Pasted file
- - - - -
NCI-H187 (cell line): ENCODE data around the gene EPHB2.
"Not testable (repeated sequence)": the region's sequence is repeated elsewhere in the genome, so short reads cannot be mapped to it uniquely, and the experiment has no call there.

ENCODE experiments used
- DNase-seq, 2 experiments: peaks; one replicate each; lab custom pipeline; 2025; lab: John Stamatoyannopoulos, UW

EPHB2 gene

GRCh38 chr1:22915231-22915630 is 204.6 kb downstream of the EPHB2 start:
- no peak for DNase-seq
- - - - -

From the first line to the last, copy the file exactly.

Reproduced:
NCI-H187 (cell line): ENCODE data around the gene EPHB2.
"Not testable (repeated sequence)": the region's sequence is repeated elsewhere in the genome, so short reads cannot be mapped to it uniquely, and the experiment has no call there.

ENCODE experiments used
- DNase-seq, 2 experiments: peaks; one replicate each; lab custom pipeline; 2025; lab: John Stamatoyannopoulos, UW

EPHB2 gene

GRCh38 chr1:22915231-22915630 is 204.6 kb downstream of the EPHB2 start:
- no peak for DNase-seq